This time, the Wildcats walked in confident.

Starting out at 112, Oxford jumped out to a 6-0 lead with victories by senior Keegan Cantara and sophomore Rocco Borg.

The Shamrocks won five of the next six matches. The only winner during that stretch was Matt Frisch, who went over 200 victories for a career during the state finals.

"Matt is a special kid," Keeney said. "He is one of the hardest working kids that I ever had a chance to coach...he is very talented in wrestling and very talented in school and is a great leader."

"To get to 200 wins wrestling in division one, that is pretty impressive and Matt deserves to be a 200 win kid," Keeney added.

Frisch was humble when asked about reaching 200 wins.

"It a milestone that I wanted to set as soon as I entered high school, and I knew I could do it after my first season with the amount of victories I had then, but to me, that win wasn't as important as Saturday night," Frisch said.

Oxford went on to win five of the last six matches in route to claiming the title.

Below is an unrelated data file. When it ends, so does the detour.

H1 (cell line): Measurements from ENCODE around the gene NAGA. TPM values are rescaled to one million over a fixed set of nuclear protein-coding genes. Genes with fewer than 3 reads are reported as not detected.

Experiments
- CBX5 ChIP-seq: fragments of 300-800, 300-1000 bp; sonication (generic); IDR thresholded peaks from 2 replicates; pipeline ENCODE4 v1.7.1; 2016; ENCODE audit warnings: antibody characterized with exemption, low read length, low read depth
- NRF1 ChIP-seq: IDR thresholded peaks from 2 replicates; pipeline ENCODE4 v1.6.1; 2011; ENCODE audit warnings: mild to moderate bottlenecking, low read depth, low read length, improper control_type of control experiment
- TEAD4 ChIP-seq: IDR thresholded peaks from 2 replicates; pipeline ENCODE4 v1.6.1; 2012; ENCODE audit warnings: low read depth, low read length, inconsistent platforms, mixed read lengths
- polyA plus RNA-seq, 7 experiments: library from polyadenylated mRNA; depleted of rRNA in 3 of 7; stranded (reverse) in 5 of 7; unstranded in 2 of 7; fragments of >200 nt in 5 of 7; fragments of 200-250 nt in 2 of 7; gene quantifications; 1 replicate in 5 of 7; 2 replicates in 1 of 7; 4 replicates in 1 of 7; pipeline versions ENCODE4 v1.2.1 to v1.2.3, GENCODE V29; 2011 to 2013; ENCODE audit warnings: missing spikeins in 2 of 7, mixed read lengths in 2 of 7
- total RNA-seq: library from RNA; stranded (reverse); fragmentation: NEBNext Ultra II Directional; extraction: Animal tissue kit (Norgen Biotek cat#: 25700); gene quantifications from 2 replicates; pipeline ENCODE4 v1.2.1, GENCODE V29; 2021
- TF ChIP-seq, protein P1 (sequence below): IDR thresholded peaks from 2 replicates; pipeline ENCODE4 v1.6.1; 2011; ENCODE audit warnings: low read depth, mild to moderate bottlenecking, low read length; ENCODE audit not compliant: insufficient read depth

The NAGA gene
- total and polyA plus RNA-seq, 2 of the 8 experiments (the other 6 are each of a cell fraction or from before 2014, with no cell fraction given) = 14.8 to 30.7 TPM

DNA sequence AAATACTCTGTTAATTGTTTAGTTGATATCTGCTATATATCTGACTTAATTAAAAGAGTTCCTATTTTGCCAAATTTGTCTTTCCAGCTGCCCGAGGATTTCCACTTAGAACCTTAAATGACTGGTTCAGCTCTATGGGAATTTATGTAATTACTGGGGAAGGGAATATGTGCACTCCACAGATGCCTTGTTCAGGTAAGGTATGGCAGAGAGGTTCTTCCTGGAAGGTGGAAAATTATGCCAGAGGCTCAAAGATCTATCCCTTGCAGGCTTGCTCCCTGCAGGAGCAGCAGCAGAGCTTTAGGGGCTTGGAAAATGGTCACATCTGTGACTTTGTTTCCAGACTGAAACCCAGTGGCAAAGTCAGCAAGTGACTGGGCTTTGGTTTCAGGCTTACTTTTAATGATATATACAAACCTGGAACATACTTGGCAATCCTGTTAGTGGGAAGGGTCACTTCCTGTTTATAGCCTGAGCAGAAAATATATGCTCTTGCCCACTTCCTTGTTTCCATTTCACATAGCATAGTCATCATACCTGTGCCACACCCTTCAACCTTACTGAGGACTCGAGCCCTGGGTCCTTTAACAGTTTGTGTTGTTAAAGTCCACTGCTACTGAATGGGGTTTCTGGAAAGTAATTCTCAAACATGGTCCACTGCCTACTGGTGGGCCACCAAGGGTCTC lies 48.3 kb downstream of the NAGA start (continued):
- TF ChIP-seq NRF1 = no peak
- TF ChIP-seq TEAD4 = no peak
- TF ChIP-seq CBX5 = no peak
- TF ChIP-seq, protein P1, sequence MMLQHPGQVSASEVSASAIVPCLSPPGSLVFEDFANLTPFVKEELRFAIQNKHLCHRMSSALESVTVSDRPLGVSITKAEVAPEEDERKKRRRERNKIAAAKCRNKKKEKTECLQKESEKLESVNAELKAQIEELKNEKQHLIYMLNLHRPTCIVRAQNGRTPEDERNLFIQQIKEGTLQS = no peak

The team was honored by the Oxford Community Schools Board of Education during their meeting on Monday, Feb. 28.

"I want to say how proud we are of you guys and how well you represented Oxford all year," Superintendent of Oxford Schools Dr. William Skilling said. "You have been men of character, good role models and you just proved it again on Saturday."

Keeney said the team won with class and character, a claim that was backed up by board member Kim Shumaker.

"I watched these boys take that win with class, which they didn't receive when we were visitors against your opponents," she said.

"I really cannot tell you how awesome that is. People were stopping me outside the arena and people at the hotel came up to me and said your school is a class act, and I fully believe it is because we didn't taunt, we didn't put down. You guys shook hands and congratulated them for their efforts and did not lower yourselves to being anything derogatory to anyone else," Shumaker added.

"We are so immensely proud of all of you, it was a great weekend for Oxford and you did a great job," board president Colleen Schultz said.

Trustee Doug Myer said everyone in the entire arena was rooting for the Wildcats.

"There was Catholic Central in one corner, and all of the rest of the arena was cheering for the Wildcats. It was unbelievable," he said.

Skilling told the team that he thought it was a "Hoosiers" story.

"You overtook someone who was supposed to walk through to the championship and you didn't let them do it. And the best part is...that you are all Oxford men," Skilling said.

Andrew Moser is a staff writer for the Oxford Leader.